K-1 Grand Prix Review

K-1 Grand Prix is for the most part the same as the original.

Ostensibly, K-1 Grand Prix is the third title from Xing, but really it's the same game all over again. The beefed-up graphics and additional options in K-1 Revenge, the second game in the series, were enough to appease K-1 fans like this one once, but two times in a row just doesn't cut it. The cleaner character models and all of the new modes added to K-1 Grand Prix simply can't hide the fact that the game is just the same.

You still can choose from several modes of play, including single player, tournament, and training. There is also a new career mode, which lets you create your own kickboxer; unfortunately, the creation system employed is terribly simple, and it doesn't offer much variety at all. The career mode lets you fight your way up from the bottom of the ranks in the hopes of being named champion. Along the way, you must pay your dues by going through tedious exercises so you can earn enough points to purchase moves, which you can use during a match. Of course you can still choose from 16 of the top kickboxers in the world, like Andy Hug, Musashi, and Ernesto Hoost.

This game controls the same as the first two games: The D-pad moves your fighter toward and away from your opponent; the shoulder buttons sidestep, while the buttons on the face of the controller execute punches, kicks, and special attacks. If you press up or down on the D-pad while pressing an attack button you'll vary the height and/or type of attack. However, the actual speed that the game runs at is a great deal slower than that of the other K-1 titles, and this makes playing K-1 Grand Prix totally boring.Visually, K-1 Grand Prix is definitely an improvement over its predecessors. The game's frame rate is fast and runs quite smoothly. The character models have improved dramatically: No longer are the fighters blocky polygons strung together but instead are quite rounded, and they represent their real-life counterparts quite well. However, improved models can't hide the same old animations used for punches and kicks. The animations of the fighters performing various moves look very stiff and unrealistic.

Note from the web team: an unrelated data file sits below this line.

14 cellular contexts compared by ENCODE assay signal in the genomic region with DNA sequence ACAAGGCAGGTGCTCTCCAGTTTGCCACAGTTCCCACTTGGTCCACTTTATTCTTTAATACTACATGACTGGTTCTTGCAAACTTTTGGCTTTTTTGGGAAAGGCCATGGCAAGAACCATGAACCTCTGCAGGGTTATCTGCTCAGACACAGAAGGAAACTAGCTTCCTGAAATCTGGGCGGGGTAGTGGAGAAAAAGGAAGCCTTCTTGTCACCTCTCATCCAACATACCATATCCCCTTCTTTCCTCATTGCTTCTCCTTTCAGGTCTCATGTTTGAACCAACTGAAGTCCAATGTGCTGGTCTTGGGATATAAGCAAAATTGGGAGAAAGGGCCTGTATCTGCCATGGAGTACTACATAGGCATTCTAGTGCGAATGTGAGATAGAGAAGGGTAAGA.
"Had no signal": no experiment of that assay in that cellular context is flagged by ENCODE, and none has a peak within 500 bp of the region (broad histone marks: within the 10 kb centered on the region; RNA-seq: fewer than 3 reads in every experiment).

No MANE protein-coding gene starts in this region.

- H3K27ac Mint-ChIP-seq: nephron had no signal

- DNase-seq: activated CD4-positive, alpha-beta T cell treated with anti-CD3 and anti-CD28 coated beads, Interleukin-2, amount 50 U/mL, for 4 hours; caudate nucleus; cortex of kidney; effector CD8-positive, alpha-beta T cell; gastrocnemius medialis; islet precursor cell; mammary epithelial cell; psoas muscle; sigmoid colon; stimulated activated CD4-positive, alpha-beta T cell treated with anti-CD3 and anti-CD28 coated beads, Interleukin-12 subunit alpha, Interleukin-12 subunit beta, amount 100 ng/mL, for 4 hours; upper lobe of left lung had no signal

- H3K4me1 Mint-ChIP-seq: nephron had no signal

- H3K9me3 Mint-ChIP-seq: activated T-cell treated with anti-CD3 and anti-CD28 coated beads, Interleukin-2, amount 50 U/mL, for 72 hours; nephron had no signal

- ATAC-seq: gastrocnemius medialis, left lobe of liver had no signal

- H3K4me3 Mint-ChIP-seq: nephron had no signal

In the audio department, the sound effects are decent but not very authentic. The music in the game is good enough to get the job done but not much past that. Unfortunately, there's no cool quasi-rendition of Van Halen's Running With the Devil, as there was in the last K-1.

In the end, K-1 Grand Prix is for the most part the same as the original. Sure, the graphics are cleaner and the game has more options, but for anyone who has played the first two K-1 titles, the third isn't worth playing. If you haven't played any of the K-1 games, and you are curious about K-1 Grand Prix, you shouldn't be - the game's outdated engine and control scheme are inferior to just about any other fighting or boxing game released in the past year. If you just have to know for yourself, take my advice and play K-1 Revenge - it was a bit faster and therefore more fun.

The Good

  • N/A

The Bad

About the Author

K-1 Grand Prix

First Released Jan 25, 2000
released
  • PlayStation

K-1 Grand Prix is for the most part the same as the original.

3.1
Bad

Average Rating

20 Rating(s)

5.3
Content is generally suitable for all ages. May contain minimal cartoon, fantasy or mild violence and/or infrequent use of mild language.
Everyone
Animated Violence, Realistic Violence